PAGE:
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Genetically Modified Foods in Europe: Politicians Say Yes – Public Says No!
(Beyond Pesticides, May 20, 2004)
Yesterday's approval of the first new genetically modified (GM) food in Europe for over five years will only harden consumer resistance, says Friends of the Earth International. The group heavily criticized the European Commission for approving the import of a controversial GM sweet corn without the support of the European Union (EU) member states that remain deeply divided over its safety.

The maize, developed by Swiss-based Syngenta, has been engineered to include a deadly insecticide. The European approval is only for food and animal feed imports and not for growing in the EU. Friends of the Earth claim that with opposition so high there is little future for GM food and crops in Europe.

Consumers say no:
There is virtually no market for GM foods in Europe as consumers have overwhelmingly rejected them. New EU labeling and traceability regulations came into force on April 18th giving consumers better information to decide. Official opinion polls show that 94.6% of EU citizens want the right to choose and 70.9% simply do not want GM food.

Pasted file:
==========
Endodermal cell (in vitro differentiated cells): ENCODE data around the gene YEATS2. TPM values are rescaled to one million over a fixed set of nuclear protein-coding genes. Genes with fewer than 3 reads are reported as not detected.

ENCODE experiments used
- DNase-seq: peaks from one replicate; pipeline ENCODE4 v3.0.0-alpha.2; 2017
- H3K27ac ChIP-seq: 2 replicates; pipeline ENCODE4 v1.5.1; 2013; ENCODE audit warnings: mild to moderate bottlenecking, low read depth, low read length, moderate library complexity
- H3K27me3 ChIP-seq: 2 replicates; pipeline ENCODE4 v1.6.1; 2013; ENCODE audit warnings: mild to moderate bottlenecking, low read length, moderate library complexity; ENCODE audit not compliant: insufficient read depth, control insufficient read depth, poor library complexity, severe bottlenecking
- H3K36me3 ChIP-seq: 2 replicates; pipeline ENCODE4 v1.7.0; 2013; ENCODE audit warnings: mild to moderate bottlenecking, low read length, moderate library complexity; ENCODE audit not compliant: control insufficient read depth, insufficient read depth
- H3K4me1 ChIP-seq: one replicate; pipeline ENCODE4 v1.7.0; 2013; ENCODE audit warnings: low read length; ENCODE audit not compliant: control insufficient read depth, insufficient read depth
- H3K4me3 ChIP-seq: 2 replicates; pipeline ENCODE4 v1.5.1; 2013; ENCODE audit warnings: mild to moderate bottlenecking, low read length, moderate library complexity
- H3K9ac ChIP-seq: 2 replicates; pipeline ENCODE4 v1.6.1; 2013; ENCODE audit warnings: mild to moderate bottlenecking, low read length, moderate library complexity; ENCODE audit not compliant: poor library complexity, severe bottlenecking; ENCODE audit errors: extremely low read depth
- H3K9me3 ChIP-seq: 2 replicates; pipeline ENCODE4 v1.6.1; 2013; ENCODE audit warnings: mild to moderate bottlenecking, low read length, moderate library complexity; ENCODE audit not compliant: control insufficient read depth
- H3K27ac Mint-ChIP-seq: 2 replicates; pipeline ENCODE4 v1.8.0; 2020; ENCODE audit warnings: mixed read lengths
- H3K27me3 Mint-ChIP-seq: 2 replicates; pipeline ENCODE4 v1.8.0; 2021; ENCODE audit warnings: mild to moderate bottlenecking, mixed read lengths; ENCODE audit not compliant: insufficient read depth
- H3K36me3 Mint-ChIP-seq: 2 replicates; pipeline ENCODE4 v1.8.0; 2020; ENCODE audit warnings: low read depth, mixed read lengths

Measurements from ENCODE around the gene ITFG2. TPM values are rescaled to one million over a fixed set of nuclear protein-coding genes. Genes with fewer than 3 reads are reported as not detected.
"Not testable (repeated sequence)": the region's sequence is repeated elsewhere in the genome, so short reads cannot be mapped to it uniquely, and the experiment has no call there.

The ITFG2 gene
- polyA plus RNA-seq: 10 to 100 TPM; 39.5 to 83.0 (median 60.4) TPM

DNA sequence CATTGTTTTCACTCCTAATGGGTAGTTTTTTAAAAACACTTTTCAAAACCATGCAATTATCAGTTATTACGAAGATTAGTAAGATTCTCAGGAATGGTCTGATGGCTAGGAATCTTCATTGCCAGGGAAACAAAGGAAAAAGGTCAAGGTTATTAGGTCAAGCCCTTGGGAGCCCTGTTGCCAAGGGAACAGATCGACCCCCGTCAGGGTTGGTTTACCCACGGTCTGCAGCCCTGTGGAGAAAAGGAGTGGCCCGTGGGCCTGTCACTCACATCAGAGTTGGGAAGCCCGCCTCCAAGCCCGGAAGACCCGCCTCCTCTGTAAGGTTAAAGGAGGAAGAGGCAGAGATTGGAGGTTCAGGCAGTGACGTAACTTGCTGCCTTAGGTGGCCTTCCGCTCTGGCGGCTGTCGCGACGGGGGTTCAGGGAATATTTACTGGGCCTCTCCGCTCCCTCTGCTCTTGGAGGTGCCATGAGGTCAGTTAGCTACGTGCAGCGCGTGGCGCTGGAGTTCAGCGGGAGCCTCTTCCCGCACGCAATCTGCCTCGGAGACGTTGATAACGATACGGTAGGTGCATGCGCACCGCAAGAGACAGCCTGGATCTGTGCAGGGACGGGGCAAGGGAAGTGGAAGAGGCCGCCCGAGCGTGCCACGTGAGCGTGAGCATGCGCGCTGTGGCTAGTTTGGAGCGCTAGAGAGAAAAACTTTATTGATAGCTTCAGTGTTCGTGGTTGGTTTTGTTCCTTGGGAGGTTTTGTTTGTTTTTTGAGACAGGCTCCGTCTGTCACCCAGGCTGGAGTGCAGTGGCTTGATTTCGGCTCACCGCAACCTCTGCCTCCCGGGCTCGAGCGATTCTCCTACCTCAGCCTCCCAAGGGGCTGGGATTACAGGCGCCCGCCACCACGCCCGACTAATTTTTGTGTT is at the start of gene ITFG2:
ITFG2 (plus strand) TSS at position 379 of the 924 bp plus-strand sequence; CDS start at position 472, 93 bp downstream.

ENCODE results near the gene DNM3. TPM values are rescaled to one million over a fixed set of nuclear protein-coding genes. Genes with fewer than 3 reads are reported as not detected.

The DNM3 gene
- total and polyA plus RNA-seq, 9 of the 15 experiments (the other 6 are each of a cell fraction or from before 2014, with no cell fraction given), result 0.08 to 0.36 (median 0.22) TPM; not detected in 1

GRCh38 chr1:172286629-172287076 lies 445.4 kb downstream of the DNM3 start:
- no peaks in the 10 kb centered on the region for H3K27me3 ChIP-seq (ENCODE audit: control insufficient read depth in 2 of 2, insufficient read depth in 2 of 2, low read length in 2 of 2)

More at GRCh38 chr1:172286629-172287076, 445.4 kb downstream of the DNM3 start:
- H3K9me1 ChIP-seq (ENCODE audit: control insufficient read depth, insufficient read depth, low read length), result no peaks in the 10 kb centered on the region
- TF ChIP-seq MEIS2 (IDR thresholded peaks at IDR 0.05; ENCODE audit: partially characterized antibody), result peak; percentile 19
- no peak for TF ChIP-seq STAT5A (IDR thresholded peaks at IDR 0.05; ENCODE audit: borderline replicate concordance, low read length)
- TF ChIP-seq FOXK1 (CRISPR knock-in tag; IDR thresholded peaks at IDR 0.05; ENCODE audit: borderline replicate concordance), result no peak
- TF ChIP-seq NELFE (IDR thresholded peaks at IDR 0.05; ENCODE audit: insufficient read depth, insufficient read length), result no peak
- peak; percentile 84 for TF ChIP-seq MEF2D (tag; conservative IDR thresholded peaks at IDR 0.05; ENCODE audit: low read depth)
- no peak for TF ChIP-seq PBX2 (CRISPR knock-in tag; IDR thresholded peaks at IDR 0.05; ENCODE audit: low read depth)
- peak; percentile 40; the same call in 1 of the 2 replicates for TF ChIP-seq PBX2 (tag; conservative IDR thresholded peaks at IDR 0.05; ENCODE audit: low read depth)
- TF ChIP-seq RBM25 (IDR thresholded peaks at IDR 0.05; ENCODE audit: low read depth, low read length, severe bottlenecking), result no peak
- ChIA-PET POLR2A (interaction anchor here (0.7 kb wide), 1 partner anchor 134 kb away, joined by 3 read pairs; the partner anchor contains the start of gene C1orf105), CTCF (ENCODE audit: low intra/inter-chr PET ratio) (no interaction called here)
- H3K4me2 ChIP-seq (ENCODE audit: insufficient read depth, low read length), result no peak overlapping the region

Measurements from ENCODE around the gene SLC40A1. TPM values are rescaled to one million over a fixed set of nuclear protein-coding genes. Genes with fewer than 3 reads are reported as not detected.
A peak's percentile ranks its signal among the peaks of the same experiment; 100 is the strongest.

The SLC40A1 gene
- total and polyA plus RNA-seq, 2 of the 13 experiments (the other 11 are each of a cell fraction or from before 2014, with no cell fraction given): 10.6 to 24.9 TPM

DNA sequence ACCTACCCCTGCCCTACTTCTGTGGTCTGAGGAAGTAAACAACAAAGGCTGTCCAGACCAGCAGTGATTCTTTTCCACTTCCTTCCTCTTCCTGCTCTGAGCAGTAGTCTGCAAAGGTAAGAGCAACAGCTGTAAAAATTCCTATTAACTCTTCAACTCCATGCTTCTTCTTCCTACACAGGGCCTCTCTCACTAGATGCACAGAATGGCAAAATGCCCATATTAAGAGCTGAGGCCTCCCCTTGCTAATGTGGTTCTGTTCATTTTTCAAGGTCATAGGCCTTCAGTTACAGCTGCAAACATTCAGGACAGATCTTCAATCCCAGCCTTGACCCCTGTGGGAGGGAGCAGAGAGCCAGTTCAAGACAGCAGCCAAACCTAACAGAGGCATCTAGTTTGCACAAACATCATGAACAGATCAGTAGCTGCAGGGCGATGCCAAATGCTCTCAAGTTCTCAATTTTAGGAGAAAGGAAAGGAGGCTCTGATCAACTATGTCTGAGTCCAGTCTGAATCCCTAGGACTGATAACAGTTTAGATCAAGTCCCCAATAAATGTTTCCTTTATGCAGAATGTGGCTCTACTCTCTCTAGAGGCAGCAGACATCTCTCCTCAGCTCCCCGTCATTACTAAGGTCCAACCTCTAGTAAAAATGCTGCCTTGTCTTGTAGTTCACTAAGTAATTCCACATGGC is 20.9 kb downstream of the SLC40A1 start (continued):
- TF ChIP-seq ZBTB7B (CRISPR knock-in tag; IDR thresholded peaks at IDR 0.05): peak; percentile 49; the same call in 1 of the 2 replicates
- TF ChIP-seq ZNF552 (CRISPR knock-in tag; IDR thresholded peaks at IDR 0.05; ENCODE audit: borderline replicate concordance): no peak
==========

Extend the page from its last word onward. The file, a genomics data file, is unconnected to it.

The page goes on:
GM-Free Regions:
Initiatives to ban GM crops from being grown have now started in at least 22 European countries with some regions introducing their own legislation to ban the crops. In France over 1200 municipalities have issued GM free statements as well as 500 cities in Italy.

GM industry in retreat:

The biotechnology industry sees no future in Europe. Last week biotech giant Monsanto withdrew their GM wheat after selling their European cereal business last year. Last month Bayer withdrew the only commercial crop it had in the UK. The number of applications to test GM crops outdoors in Europe have reduced 80% since 1997.

Exports lost:
Countries that have planted GM crops on a large scale have seen their exports to Europe crash. Maize from the US to Europe has declined from 3.3 million tonnes in 1995 to just 25,000 tonnes in 2002. Canada has lost all of its oilseed rape (canola) market to Europe, worth an estimated $300 million.

Adrian Bebb, GM campaigner for Friends of the Earth Europe, stated, "There is no future for genetically modified foods or crops in Europe. Politicians may be saying yes but the public is clearly saying no. The European market is virtually dead, regions are banning the growing of GM crops and the industry is packing up and leaving.

"The European Commission is gambling with the health of consumers. Member states remain divided over the long-term safety of this GM sweet corn, yet the Commission wants to force it down our throats. But the public won't swallow this. Hostility to GM food and crops is likely to grow, and the public's confidence in EU decision-making is likely to be damaged," he added.

Friends of the Earth opposes the release of GM crops into the environment but does not oppose biotechnology in general.

A briefing of the GM situation in Europe can be found at http://www.foeeurope.org
For more information, contact Larry Bohlen (202) 270-1547 (cell)

TAKE ACTION: Protect our land and food from GE. Buy organic and lobby your supermarket to label GE food. Find out more about how GE affects health, the environment and the economy at Beyond Pesticides’ Genetic Engineering Program Page.